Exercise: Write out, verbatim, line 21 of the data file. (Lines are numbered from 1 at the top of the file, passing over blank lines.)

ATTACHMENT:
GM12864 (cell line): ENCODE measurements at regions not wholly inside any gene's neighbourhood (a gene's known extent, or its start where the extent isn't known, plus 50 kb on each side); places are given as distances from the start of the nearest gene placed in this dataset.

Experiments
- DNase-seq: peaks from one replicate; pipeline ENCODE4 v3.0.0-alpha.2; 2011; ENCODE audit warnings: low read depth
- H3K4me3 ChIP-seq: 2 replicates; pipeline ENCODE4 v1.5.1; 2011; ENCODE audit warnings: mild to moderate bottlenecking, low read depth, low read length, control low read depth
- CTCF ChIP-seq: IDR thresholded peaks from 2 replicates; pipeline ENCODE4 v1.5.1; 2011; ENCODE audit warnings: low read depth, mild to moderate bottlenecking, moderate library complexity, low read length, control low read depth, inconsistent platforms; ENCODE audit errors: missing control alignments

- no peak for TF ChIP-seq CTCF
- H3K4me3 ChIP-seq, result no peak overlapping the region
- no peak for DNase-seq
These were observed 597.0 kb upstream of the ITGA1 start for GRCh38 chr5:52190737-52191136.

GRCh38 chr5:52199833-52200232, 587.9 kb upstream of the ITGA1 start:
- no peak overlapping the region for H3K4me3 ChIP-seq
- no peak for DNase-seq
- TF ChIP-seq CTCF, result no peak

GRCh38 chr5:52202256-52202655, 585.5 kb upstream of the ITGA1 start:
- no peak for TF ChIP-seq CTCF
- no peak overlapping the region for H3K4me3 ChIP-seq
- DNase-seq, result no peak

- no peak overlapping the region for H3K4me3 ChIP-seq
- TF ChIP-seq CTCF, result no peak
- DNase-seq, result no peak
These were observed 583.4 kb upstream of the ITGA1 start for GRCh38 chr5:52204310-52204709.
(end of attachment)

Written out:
These were observed 583.4 kb upstream of the ITGA1 start for GRCh38 chr5:52204310-52204709.